The UKULELE ORCHESTRA OF GREAT BRITAIN. Not only are they a thing that exists, which in itself is awesome, but they actually come tour in Finland, of all places! Their name popped up on our radar during their last show here back in 2017 (I believe), but we weren’t able to make it that time due to unforeseen circumstances. Having no idea if and when they’d ever be back, you can imagine our excitement when it was a mere 2 years later! We headed to Savoy-teatteri at the very reasonable hour of 19:00 to check out what this strange and wonderful event would be like! Check out the gallery here.
Our first time at Savoy-teatteri was during An Evening with Devin Townsend earlier this year, so we already knew that it was a seated show and should have good acoustics. Beyond that, we really didn’t know what to expect from the UKULELE ORCHESTRA OF GREAT BRITAIN. In fact, my exposure to this band was limited to their cover of “Bang Bang” on Spotify (their only song on Spotify at the time this was written) and this music video (that is on my list of greatest things ever):
That was the extent of what I knew of this group. They took the stage and immediately it became clear that it was a “band” in the sense that it has regular members, so most of the people present on this night were recognizable from the video above.
As they took their seats, we were pleased to see that many of the people we recognized from YouTube, like George Hinchliffe, Dave Suich, Richie Williams, Peter Brooke Turner, and Jonty Bankes were present, though it wasn’t everyone we had seen online, as Leisa Rae was the only one of the women present. They immediately said that it’s a tradition to turn on the Christmas lights this time of year in the UK and they wanted to share their tradition with the crowd, and did a dramatic countdown while pointing at the lighting tech before turning on a comedically small strand of Christmas lights wrapped around a very short mic stand. This incredibly lame yet funny joke preceded a truly impressive rendition of the otherwise unimpressive Christmas song, “Sleighride,” and gave us a proper introduction of what was to come: a 2-hour set (with a 15 minute intermission) of dad jokes, groaners, and puns accompanied by both incredible and nonsensical singing, sound effects, and whistling, and obviously, some of the best ukulele music you’ve ever heard.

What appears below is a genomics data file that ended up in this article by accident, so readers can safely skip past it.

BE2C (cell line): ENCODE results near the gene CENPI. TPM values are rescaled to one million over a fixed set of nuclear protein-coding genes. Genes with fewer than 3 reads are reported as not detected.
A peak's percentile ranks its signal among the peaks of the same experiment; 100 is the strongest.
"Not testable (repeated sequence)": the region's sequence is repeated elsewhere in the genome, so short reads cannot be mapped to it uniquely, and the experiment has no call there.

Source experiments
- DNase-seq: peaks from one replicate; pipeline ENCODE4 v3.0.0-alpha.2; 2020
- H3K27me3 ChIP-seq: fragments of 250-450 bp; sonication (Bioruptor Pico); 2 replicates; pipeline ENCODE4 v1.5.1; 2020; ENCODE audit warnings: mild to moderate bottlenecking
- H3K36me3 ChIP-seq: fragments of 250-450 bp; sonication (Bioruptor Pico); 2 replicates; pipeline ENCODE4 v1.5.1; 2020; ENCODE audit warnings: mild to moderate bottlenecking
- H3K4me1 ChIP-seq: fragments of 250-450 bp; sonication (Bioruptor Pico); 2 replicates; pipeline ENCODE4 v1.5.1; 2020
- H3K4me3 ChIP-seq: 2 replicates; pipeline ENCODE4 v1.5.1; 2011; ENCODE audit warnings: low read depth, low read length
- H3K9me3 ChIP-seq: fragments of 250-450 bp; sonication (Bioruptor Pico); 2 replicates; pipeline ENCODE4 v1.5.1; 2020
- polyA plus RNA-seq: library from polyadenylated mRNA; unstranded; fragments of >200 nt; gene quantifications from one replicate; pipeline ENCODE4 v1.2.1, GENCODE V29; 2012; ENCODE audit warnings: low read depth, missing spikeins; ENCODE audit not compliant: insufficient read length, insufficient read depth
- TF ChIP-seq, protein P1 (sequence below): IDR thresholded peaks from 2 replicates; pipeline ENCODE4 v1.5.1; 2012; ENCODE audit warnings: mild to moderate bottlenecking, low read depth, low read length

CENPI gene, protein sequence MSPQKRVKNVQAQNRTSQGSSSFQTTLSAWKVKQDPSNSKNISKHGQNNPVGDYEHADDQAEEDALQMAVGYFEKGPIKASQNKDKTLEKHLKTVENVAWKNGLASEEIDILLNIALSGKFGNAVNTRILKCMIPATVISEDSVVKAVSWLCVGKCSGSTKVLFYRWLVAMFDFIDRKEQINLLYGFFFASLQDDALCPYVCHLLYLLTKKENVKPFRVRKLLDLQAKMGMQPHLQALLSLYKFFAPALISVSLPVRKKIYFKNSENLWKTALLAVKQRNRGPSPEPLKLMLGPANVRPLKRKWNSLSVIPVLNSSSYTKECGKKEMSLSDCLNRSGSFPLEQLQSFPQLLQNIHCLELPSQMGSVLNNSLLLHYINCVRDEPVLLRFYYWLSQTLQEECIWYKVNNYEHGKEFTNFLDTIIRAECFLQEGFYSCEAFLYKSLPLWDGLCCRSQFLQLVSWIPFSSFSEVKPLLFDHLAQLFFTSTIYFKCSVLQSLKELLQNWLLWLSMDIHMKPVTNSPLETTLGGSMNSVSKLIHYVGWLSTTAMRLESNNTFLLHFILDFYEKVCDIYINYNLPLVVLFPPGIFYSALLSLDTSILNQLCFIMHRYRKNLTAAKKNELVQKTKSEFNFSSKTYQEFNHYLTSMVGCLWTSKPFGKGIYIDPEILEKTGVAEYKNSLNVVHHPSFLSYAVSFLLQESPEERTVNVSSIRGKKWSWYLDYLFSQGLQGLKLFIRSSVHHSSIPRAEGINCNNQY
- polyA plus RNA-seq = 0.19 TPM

Each member of the band seemed to have a specialty of their own – not only was each ukulele unique and different, some were simple four-stringed acoustic ukuleles, some looked more electronic in style, while Bankes even had a bass ukulele – not a thing that I knew existed. There was even a teeny tiny ukulele at one point. The first half of the show involved each of the members having a moment in the spotlight, each telling one joke or story (or both), such as listing all three Finnish things they can say that start with “K”: “kiitos,” “kippis,” and “kuplamuovi,” [“thank you,” “cheers,” and “bubble wrap”] and taking the lead vocals for the song to follow. It wasn’t, however, a strictly Christmas concert, as the only Christmas songs we heard were “Sleighride,” “Oh Christmas Tree,” and “Winter Wonderland.”
On arriving, we had noticed that many people in the audience had ukuleles with them, which was apparently a crowd-interaction part of the show. We joked that it would be quite funny to see the same thing at a rock show – the band posting their tabs online and inviting the guests to bring their own guitars to play along. That’s exactly what happened here: the band posted some simple ukulele tabs online and told their fans to bring their own ukuleles to play along. Not everyone appeared to have learned the songs, but it was a fun addition to the night and we know for next time to bring our ukuleles with us!